Reliability of USB Ethernet Dongles

This has been a constant low level issue from thread to thread. People suggest using a USB dongle to get an extra port on an SBC like the RPi4, and a small number of people will come along and say that they are unreliable. If they were unreliable, given how many people have started using RPi4s, I would expect a flood of people asking for info. But we don't have actual positive data, what we have is what we can infer from the fact that there is no such complaint thread... So instead here's the thread where you can say what kind of dongle you have, what the chipset is, how long you've been using it, and whether you've had any issues with overheating, disconnects, or hardware failure.

For myself I have a UE300 which uses RTL8153 and it's run as my gigabit WAN continuously for 15 months with no hiccups even.

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Running for 13 months on iTEC usb3 to Gigabit rtl8153, no issues.

UE300 (RTL8153) on a rPi4. Been using for over a year with zero issues.

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You're talking about the suggestion that they're, quote, "not made for 24/7/365 use and need to rest and cool down once in a while", end quote? Yeah, no. Nonsense. Absolutely nobody makes ethernet dongles to a "must rest once in a while" specification. ($6 knockoff mystery dongles from aliexpress are another matter: but all bets are off with those sorts of things anyway.)

Also, the cooling of onboard USB-connected NICs, functionally identical but for the fact that they can't be unplugged, is not necessarily improved by being on the same board. A typical embedded system doesn't put a heatsink on the NIC anyway, just the CPU/SoC and (rarely) the memory. If the cooling solution includes a fan it might benefit from that; but they don't make these chips on the assumption that that's the case, and in fact they know quite well that most of these NICs won't get any cooling at all. In which case, a dongle is very likely to be in the cooler setting of the two, surrounded by open air rather than adjacent to much more energy-intensive components.

TL;DR: you're responding to pure, made-up FUD.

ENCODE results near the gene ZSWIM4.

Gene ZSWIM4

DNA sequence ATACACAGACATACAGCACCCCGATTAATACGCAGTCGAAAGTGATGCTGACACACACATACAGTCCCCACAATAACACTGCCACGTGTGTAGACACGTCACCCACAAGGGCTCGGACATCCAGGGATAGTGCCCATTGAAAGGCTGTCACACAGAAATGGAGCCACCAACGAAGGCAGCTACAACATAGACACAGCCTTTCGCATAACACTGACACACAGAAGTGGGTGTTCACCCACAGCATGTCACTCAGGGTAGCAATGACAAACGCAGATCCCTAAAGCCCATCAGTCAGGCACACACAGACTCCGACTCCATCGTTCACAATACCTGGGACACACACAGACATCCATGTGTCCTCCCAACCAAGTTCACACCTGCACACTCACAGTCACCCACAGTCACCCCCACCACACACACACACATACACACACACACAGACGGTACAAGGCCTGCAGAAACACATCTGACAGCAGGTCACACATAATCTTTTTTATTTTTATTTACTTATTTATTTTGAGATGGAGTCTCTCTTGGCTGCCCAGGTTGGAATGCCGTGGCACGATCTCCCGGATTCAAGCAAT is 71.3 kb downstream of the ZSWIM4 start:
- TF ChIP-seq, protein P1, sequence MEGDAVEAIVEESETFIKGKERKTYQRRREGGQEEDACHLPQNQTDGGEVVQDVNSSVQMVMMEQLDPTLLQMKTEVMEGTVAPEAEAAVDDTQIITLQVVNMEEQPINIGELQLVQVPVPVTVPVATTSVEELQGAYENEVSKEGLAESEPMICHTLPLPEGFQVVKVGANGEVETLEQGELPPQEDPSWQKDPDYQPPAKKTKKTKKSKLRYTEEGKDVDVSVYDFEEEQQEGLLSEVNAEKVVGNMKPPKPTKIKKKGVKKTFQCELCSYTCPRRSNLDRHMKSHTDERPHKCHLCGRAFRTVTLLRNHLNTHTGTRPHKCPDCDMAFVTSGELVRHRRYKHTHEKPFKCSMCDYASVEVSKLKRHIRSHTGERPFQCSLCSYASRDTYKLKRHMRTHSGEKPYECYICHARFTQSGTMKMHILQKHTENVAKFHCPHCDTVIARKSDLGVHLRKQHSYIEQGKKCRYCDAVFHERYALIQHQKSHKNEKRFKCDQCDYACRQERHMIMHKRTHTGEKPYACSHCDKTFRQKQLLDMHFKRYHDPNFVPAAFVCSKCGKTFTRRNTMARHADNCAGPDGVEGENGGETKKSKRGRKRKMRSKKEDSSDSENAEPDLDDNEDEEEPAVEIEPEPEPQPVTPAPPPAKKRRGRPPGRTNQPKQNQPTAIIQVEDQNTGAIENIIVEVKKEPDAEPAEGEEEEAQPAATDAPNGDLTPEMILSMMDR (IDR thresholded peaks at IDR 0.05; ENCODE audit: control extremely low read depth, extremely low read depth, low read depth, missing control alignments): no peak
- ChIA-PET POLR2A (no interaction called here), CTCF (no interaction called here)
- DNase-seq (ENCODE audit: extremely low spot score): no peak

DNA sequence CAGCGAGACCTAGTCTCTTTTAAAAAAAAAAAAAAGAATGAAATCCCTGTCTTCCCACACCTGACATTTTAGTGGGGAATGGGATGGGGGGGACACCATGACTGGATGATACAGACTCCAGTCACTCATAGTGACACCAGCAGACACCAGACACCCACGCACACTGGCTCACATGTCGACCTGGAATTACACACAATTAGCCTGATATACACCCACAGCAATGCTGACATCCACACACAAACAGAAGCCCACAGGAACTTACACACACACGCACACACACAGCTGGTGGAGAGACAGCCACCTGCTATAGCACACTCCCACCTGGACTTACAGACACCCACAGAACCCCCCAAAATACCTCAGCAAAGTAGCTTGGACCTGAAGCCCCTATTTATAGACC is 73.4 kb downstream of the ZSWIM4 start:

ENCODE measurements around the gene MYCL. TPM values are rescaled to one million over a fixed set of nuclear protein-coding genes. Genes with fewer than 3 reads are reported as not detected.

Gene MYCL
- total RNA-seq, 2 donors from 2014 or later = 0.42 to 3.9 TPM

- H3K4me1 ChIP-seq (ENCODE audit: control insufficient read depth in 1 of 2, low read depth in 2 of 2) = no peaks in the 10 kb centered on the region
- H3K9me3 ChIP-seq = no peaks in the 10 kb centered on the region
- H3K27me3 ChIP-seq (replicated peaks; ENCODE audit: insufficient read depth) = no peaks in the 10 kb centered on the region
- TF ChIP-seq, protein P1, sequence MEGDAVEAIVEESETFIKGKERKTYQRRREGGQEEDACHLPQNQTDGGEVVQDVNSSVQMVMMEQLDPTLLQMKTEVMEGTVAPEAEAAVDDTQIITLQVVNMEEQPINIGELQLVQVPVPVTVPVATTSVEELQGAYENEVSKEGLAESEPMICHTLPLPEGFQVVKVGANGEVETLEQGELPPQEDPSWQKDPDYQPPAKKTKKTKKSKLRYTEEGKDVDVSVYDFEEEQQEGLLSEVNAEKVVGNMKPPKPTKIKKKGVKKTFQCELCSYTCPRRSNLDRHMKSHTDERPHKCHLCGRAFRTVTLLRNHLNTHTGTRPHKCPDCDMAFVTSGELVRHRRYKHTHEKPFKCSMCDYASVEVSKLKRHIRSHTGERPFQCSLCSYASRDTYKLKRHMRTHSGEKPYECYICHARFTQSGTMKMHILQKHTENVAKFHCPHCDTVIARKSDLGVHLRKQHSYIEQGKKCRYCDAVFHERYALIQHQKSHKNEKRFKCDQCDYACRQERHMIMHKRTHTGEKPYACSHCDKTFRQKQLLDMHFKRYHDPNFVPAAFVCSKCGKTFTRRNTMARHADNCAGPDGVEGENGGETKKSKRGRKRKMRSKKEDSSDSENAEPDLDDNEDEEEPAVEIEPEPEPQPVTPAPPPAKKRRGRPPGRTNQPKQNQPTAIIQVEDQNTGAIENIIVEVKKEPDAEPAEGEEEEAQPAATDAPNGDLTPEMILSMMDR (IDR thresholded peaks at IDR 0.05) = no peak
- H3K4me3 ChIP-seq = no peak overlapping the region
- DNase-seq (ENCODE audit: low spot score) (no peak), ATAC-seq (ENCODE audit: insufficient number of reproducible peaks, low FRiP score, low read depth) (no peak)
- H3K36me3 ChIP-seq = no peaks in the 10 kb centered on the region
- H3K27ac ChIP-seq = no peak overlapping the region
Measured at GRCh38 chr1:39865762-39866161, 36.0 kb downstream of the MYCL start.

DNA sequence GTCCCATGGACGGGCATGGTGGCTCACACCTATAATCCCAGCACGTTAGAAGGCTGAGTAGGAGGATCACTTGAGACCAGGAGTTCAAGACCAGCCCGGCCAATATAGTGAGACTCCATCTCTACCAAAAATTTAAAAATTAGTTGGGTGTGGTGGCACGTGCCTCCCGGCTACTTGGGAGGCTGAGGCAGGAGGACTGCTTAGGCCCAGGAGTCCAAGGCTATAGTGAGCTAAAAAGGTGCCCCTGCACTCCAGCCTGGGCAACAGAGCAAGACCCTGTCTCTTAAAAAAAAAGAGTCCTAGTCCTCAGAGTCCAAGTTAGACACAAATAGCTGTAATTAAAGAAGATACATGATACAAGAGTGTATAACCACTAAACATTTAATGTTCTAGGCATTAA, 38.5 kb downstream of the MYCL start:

For that matter, the vast majority of onboard Ethernet controllers on Pi 4s aren't even passively cooled, much less actively...what's the failure rate on those? I've yet to see a single report of a failed Ethernet port on a Pi (except for one where it was yanked off the board by an overzealous and slightly intoxicated user trying to remove a tight-fitting cable).

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Good thread. I've personally come around to using USB dongles under linux, especially 2.5GB as referenced here:

Some american isp already have 2.5G ethernet output with 1.2gbps/1.1gbps overprovisioned rates under their 1GB fiber plans.

I already have to turn off all offloads using ethtool under my intel pci-e due to potential issues as cited here:

Also some anecdotes here:

ARM gets faster, x86 is already fast, don't use offloads --> So most probably going USB ala realtek for my next adapters.


Also, people's ideas about and attitudes to to USB is based on the overhead and CPU load of USB2 and prior, when it was its own, resource-intensive subsystem developed in part to help Intel drive demand for new CPUs. USB3 is a completely different animal: probably best to think of it as a relatively thin layer on top of PCI-e.

Its "backward compatibility" with USB2 is not inherent in it at all, but by decree: USB3 device manufacturers have to build in the distinct USB2 functionality, whether you want it or not.


I too was one of those very suspicious of using USB Ethernet Dongles, but a UE-300 has been running flawlessly for several weeks now.

[   15.437481] usbcore: registered new interface driver r8152
[   15.688049] r8152 2-3:1.0: load rtl8153a-4 v2 02/07/20 successfully
[   15.726695] r8152 2-3:1.0 eth1: v1.11.11
[   24.691148] r8152 2-3:1.0 eth1: carrier on

If you only push little traffic over it, yes they are all fine.
Try pushing near gigabit over them for a few minutes, watch them burn.

That's just blatently untrue. I've been running a UE300 as the WAN interface on my RPi4 for several years, connected to a 1gbit connection. On multiple occasions I've had extended periods of downloading at full speed without any issues whatsoever.


So this topic is only about UE300 ?
Anyway, I've managed to crash every dongle AX88179 based that I got my hands on so far with a few minutes of sustained gigabit traffic, heating obviously observed too during that time.
Maybe the rtl based ones are better.

No it isn't. But your claim was that they all burn after pushing near gigabit over them for a few minutes. Which isn't the case.

As for problems with AX88179 based dongles, that's not surprising to hear. There's a reason the UE300 is usually suggested when users ask for suggestions about what they should buy.


Interesting, I'll try something realtek based. Thanks.

Yes, the Asix dongles are to be avoided. The R8152-based dongles (of which the UE300 is merely a cheap and widely-available example) are rock solid for myself and many other users.